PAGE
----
Ugly Cat Speaks

Monday, December 27, 2010

Bobby pins, a Hitchhiker, and the Police...

or, "My Christmas Eve Adventure." First let me say two things 1) this is a true story, 2) yes, I have already been lectured by the police and my Mother regarding my actions.

This story begins on Friday, December 17th when I got my haircut at a local, low-cost hair salon. I wanted bangs, but I wanted to keep them long proportionate to the length of the rest of the hair. I specifically said that I wanted to keep my hair long (it was below shoulder-length before the cut) It looked fine, though a little shorter than I wanted, right up until the point when it dried fully and I realized that not only was the length WAY too short, but the layers were even shorter. Oddly enough, the long bangs were the only thing she got right. I played with my hair for about a week trying to find a decent style that suited me (I still haven't found it).  On Friday, December 24th, I was preparing to journey to my Mom's house in the Eastern part of the state. I had the brilliant idea of twisting my layers and bobby pinning them up during my drive down the pike. When I was about halfway to my Mom's I would take out the twists (which would still be wet) and I would have a nice wave to my hair, giving the new style volume and, hopefully, a decent look.  I didn't care that I looked like a cross between a punk rocker and a haute couture fashion model who's head was placed on a average woman's body, I figured I would be in the car and no one I knew would ever see me.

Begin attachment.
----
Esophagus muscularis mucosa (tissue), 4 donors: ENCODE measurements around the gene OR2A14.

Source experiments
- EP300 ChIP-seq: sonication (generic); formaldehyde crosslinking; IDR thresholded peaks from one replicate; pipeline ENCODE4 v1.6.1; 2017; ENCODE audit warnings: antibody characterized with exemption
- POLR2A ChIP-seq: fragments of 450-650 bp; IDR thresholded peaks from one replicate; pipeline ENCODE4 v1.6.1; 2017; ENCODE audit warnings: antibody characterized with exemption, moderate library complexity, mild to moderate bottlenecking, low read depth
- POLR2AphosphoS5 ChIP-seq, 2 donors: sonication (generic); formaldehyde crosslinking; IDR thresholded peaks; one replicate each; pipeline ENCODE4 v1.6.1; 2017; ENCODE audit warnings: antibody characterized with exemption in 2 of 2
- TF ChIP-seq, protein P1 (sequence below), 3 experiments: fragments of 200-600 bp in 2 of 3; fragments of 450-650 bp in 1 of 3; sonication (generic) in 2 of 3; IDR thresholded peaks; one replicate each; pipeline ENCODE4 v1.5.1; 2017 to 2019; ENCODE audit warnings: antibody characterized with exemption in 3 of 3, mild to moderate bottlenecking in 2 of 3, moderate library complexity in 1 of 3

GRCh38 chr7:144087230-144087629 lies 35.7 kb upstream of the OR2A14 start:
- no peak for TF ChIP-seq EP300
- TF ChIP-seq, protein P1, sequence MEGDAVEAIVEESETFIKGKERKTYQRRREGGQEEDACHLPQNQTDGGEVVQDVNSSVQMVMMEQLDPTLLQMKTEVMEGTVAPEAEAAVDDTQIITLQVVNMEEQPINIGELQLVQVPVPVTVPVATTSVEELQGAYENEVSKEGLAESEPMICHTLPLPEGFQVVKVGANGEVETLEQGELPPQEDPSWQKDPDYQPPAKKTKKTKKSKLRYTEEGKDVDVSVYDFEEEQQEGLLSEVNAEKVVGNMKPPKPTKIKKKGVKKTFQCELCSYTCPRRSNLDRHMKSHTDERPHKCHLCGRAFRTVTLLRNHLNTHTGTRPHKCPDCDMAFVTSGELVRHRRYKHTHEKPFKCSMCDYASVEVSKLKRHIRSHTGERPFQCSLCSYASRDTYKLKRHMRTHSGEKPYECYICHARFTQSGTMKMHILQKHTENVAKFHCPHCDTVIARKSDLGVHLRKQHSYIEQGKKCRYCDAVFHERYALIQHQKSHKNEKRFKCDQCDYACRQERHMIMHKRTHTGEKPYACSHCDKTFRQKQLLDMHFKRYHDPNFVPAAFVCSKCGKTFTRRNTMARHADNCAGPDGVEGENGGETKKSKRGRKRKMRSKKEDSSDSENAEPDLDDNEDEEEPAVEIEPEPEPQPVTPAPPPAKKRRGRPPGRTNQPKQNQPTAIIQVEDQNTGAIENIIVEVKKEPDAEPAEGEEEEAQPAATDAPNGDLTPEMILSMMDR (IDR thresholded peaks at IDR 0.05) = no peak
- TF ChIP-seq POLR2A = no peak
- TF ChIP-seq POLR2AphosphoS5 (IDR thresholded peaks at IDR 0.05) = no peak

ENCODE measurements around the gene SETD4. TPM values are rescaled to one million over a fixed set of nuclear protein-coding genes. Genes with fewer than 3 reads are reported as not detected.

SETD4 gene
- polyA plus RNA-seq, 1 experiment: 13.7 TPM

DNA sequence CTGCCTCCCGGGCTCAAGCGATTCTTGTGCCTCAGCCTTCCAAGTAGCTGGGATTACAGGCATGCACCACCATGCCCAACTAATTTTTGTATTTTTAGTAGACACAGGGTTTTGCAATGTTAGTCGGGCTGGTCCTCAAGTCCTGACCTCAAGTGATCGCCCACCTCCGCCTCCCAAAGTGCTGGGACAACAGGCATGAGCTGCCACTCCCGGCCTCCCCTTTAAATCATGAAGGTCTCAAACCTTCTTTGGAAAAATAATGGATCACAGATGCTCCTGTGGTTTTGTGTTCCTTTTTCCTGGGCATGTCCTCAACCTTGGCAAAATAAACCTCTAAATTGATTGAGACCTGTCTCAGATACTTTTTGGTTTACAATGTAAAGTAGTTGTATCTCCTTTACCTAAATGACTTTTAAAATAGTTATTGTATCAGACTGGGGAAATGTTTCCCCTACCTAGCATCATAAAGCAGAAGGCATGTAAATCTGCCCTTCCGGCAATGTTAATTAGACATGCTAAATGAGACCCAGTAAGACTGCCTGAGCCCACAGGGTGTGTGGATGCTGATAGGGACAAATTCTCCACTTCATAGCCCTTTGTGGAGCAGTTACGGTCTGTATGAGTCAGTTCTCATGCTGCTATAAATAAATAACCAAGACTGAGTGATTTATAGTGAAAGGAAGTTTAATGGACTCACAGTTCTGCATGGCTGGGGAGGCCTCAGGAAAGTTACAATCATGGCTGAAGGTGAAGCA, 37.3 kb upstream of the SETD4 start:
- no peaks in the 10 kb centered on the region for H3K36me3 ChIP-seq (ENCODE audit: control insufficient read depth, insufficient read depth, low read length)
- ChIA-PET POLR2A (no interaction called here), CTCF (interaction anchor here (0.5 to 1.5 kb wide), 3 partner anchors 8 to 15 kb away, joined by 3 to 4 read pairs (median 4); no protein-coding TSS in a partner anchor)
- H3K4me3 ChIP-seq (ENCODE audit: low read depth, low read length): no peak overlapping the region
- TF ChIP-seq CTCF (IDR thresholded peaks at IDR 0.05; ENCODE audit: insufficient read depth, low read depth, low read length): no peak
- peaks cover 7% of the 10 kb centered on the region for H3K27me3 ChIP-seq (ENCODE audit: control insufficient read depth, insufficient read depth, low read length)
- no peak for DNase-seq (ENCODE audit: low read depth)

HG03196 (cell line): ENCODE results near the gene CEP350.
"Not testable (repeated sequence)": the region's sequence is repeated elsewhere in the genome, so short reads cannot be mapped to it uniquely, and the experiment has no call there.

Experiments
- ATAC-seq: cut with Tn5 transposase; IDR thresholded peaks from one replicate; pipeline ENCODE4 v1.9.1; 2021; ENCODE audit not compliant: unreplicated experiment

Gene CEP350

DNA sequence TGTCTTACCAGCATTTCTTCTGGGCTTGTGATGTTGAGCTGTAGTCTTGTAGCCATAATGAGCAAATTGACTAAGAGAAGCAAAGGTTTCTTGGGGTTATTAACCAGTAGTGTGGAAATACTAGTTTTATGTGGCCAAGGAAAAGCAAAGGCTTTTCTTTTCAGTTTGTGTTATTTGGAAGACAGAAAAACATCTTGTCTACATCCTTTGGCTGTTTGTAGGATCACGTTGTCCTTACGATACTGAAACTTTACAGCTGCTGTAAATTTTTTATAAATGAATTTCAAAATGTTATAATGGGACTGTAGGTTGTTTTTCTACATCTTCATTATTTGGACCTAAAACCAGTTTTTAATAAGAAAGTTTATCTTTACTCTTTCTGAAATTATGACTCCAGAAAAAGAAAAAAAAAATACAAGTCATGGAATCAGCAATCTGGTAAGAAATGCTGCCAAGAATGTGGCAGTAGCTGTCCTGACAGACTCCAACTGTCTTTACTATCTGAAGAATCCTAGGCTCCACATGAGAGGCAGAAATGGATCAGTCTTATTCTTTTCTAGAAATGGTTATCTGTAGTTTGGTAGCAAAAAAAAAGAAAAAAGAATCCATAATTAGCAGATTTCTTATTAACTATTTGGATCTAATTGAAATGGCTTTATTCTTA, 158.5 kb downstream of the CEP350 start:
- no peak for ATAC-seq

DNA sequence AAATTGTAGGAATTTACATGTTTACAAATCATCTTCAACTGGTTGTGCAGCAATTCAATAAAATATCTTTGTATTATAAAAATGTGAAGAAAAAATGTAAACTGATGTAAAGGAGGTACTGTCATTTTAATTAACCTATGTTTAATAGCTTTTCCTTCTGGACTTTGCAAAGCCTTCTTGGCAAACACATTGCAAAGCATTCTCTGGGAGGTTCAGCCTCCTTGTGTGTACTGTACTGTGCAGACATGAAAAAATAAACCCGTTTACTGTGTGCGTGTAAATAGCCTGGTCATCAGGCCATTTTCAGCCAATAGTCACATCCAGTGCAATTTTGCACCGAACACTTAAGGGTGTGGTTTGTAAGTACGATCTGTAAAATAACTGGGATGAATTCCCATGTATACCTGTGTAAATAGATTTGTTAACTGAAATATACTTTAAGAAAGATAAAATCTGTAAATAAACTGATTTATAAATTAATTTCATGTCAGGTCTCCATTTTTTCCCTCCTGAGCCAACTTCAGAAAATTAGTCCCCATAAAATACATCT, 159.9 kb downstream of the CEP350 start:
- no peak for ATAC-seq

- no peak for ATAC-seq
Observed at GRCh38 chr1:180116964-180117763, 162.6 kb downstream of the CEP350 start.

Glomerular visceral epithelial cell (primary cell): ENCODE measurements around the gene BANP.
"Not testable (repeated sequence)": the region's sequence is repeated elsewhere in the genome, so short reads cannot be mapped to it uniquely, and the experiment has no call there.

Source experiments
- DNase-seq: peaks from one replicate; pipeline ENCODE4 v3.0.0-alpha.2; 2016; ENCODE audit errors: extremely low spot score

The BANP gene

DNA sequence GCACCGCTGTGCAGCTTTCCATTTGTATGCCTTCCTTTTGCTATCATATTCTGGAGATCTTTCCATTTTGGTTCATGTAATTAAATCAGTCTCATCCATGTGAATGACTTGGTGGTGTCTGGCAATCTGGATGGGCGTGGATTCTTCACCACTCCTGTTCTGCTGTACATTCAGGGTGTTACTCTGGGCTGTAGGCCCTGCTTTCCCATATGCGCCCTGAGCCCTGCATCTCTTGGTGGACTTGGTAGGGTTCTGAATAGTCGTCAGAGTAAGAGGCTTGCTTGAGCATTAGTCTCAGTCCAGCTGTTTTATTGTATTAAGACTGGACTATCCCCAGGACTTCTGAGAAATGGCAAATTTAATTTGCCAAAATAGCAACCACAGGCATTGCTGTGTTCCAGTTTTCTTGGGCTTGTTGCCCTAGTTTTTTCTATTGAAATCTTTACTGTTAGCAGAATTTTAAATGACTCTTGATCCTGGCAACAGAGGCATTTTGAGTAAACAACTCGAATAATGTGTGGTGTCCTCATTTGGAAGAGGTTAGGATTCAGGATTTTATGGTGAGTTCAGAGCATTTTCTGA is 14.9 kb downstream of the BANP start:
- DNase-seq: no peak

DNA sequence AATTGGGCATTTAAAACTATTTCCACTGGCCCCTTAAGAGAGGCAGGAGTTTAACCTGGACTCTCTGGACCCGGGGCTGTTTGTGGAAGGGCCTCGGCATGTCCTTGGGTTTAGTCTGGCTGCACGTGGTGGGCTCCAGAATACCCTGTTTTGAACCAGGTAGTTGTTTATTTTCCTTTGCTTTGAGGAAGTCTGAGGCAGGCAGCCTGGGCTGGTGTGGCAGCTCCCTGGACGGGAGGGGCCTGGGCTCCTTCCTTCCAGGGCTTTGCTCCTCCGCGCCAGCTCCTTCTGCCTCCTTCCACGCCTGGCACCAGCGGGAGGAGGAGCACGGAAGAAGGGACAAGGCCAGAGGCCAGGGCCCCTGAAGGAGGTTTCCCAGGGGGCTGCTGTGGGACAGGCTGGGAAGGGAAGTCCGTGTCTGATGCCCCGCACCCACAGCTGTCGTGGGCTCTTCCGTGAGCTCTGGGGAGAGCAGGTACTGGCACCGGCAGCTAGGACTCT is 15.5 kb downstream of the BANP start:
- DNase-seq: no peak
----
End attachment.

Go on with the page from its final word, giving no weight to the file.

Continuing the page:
Some time after exit 9 on the MA Pike , I saw a white van on the side of the road and a woman with her thumb sticking out. Normally, I would either ignore her or call the police on my cell to report the situation, but something compelled me to pull over. It took me a while to safely pull over, so I had to back up a little bit to get to a place where the woman could safely approach the passenger side of my car. I prudently placed all of my personal belongings in the back seat far away from arm's length of the passenger's seat. The woman walked up to my car and I rolled down the window. She said "he left me here to get gas, can I get a ride to the nearest gas station?"  She seemed decent enough - lucid, no indication in her eyes that she was on drugs or drunk or otherwise a psychopath. She looked a little ragged like someone who's been out in the cold on the MA Pike might look, so I told her to get in. She introduced herself, shook my hand and thanked me; and we drove towards the next exit. The next exit was Rt 290 - a major road. I was hesitant about veering so far off my own path home, but decided it was probably the best thing to do. As we approached the exit, the woman asked me if I was going to Boston. I told her no, but I was heading in that direction (obviously). She asked if she could drive with me since her ultimate destination was Boston. She then said "I feel safe with you."  [That's when my spidey sense kicked in.]  I told her we could continue and I could drop her off at the next MA Pike rest station. As we drove she then asked to be dropped off at a hospital [no, I didn't ask her why].  The next exit was towards Worcester (Rts 146 & 20). I took that exit figuring I would find a hospital near the main route in Worcester. Unfortunately, after traveling on Rt 20 East for a while, I ended up in Shrewsbury before I saw any signs of a hospital.